On Friday, 6 March at 8 pm GMT BBC 2 will show in the United Kingdom as part of the TV series “The Natural World” the film “Iron curtain – the ribbon of life”.
When communism crumbled in 1989, it created an opportunity for wildlife. The Iron Curtain that divided communist Eastern Europe from the capitalist West had created a no-man's-land protected by barbed wire and minefields - a last haven for many rare animals and plants. This film tells the story of the movement, that set out to save the natural heritage of this precious strip and to use the opportunities for marketing nature conservation on all levels. Now as we celebrate the 20th anniversary of the fall of the Iron Curtain, we can also celebrate the birth of one of the biggest conservation movements in the world, a ribbon of life stretching 13,000 kilometres across Europe. From the Baltic to the Black sea some of the last European bears, lynxes, vultures, eagles and other rare and protected plant and animal species have been conserved. The creation of the “European Green Belt” initiative aimed to conserve and promote these exclusive areas. The vision of the initiative is to create the backbone of an ecological network that will be a global symbol for transboundary cooperation in nature conservation and sustainable development. The secretariat for the European Green Belt is hosted by the IUCN Regional Office for Europe. Paul Reddish, Free Spirit Films, was impressed by the support that he experienced during the shootings. The partners of the European Green Belt initiative have actively contributed to the filming. Contacts with different actors of the initiative were already established during a meeting of the Green Belt network in 2007 in Stupava, Slovakia.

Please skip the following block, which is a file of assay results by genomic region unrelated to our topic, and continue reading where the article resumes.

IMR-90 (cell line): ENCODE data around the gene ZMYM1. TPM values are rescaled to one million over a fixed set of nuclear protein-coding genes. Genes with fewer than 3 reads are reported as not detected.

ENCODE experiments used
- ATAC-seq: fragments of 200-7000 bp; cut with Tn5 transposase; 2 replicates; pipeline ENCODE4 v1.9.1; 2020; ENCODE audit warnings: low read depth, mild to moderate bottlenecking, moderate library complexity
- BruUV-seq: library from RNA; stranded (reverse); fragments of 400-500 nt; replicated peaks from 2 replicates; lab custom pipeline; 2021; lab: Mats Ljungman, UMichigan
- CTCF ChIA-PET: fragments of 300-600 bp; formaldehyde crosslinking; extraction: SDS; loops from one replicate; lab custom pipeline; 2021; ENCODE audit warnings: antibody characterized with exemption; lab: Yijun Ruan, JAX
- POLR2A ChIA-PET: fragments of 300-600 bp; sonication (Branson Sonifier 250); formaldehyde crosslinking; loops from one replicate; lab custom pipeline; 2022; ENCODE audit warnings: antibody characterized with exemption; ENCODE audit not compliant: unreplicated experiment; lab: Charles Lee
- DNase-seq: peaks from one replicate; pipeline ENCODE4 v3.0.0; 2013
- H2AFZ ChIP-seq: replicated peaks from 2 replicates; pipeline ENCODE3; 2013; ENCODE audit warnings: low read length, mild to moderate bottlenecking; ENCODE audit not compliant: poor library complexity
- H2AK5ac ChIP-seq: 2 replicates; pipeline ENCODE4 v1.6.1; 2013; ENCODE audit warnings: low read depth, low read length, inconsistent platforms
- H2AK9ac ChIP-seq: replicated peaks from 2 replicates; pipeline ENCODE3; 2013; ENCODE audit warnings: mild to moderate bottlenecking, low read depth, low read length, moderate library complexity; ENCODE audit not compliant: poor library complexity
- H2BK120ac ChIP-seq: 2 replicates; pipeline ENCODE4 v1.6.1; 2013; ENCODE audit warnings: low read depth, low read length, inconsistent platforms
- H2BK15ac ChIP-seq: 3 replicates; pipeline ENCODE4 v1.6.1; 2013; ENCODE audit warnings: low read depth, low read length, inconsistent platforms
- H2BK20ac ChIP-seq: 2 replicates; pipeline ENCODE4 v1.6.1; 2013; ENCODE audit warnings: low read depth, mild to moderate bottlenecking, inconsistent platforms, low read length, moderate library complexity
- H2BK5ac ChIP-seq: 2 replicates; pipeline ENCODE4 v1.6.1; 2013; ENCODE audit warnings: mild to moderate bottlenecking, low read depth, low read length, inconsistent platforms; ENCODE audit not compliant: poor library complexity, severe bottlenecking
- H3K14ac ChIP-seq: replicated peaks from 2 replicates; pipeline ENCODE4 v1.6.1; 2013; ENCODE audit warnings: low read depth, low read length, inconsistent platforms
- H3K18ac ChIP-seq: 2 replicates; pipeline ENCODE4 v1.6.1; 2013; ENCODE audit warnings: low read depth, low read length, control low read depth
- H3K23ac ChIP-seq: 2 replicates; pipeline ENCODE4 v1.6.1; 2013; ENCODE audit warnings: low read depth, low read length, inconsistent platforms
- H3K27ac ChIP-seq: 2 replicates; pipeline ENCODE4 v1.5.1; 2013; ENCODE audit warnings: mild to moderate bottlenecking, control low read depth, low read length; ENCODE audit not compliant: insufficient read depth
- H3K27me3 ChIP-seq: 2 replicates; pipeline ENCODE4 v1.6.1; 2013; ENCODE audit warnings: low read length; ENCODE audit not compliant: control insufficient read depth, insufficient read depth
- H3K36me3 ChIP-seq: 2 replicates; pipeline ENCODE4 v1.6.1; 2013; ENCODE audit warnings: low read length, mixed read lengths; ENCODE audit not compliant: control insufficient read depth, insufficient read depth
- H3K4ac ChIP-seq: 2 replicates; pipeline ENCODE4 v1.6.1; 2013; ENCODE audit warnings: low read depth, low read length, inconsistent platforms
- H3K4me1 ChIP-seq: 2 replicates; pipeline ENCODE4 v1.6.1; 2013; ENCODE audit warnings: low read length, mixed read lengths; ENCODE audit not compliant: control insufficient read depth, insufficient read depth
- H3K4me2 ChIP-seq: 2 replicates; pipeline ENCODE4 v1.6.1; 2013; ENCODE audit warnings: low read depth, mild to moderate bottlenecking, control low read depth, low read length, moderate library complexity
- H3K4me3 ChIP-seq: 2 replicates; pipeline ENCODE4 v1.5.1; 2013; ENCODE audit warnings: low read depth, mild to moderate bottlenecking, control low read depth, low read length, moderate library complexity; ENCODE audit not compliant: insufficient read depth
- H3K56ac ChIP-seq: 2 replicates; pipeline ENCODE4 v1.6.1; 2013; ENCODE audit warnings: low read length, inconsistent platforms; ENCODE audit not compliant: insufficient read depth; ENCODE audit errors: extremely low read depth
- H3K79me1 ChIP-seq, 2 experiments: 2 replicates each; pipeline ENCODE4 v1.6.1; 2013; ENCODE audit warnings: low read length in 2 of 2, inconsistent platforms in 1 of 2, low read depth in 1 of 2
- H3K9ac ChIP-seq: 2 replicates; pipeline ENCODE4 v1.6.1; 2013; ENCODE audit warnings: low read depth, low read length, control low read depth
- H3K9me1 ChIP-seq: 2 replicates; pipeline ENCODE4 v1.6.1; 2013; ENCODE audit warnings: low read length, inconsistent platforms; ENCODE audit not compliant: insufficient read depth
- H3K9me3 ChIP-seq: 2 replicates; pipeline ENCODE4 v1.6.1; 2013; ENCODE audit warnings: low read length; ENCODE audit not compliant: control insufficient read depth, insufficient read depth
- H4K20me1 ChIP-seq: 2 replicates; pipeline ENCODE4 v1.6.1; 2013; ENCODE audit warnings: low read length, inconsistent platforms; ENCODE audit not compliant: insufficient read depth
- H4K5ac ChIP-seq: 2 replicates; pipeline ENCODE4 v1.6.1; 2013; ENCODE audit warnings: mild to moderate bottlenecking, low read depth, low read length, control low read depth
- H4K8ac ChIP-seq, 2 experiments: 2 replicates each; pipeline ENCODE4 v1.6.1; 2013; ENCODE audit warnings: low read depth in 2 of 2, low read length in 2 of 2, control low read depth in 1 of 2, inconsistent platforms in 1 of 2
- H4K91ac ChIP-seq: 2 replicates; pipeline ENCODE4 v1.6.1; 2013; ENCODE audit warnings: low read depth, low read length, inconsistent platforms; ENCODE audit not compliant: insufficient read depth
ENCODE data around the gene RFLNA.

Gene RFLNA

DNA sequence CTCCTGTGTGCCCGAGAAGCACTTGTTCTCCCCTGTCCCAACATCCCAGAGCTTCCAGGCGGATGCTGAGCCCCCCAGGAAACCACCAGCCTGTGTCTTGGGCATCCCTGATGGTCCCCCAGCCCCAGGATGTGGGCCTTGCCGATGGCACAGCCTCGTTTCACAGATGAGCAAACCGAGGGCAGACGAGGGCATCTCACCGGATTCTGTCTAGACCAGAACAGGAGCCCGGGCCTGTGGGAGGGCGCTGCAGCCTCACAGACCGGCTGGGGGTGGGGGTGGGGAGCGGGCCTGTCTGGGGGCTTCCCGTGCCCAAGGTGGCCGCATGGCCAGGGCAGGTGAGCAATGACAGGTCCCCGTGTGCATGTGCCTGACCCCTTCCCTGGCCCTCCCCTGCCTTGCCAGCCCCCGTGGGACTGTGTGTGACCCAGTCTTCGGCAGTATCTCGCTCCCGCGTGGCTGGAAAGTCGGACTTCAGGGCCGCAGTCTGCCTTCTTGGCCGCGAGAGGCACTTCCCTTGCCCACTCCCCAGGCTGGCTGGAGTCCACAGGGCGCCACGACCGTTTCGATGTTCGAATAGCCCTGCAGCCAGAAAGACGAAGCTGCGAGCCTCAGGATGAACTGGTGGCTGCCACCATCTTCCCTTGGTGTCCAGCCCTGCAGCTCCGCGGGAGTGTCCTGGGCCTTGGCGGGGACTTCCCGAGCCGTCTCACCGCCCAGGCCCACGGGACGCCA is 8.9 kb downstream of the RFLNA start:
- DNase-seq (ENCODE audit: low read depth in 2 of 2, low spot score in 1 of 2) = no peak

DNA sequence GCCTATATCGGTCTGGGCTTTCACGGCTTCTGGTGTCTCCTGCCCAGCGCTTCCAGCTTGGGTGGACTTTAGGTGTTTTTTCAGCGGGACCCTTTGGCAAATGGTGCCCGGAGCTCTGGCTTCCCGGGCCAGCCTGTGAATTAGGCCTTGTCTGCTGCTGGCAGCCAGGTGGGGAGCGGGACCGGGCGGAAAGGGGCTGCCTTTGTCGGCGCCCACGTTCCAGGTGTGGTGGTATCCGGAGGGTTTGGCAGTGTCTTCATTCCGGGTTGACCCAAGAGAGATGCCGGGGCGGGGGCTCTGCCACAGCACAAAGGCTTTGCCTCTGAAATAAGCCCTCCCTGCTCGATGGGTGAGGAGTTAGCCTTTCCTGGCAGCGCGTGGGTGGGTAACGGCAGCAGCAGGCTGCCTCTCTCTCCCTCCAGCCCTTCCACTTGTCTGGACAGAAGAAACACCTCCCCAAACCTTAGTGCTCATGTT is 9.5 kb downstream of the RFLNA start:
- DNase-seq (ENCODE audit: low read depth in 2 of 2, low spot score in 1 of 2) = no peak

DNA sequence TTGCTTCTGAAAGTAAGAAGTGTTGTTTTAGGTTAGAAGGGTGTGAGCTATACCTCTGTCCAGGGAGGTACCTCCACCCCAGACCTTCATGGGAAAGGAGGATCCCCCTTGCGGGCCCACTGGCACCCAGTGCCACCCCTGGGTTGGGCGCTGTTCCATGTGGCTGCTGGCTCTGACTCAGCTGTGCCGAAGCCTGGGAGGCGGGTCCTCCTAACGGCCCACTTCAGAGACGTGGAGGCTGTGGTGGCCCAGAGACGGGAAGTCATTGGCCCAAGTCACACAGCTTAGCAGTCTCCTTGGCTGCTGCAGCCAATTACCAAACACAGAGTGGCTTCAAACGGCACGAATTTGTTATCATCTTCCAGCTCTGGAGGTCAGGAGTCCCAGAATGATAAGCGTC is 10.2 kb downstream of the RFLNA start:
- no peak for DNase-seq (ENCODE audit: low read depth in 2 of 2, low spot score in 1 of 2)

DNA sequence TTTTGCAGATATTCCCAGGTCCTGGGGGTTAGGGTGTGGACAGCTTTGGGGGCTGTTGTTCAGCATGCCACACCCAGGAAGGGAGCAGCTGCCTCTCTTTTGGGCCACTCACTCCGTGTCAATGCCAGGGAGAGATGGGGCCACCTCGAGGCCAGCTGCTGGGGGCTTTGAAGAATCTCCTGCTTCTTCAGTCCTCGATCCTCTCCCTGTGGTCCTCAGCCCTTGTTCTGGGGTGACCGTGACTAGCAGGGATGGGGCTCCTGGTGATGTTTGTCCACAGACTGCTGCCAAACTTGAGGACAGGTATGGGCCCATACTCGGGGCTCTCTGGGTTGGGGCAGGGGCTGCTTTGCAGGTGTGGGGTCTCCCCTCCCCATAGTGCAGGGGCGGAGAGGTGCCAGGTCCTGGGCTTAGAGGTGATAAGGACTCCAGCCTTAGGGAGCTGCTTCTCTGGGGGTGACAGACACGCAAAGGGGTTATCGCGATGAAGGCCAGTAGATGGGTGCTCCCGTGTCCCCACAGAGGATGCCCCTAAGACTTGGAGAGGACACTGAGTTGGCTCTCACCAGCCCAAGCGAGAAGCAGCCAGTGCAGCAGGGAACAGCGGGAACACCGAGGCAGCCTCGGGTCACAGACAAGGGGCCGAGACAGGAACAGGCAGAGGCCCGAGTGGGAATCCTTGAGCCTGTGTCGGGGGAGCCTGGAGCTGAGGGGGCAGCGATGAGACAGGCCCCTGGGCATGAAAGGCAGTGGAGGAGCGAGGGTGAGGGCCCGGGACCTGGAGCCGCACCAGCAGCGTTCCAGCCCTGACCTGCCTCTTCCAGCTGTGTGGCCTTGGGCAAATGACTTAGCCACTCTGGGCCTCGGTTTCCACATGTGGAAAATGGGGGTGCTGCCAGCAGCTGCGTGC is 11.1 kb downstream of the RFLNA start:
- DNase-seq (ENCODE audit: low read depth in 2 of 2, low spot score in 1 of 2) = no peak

For more information about the programme please visit the BBC Website.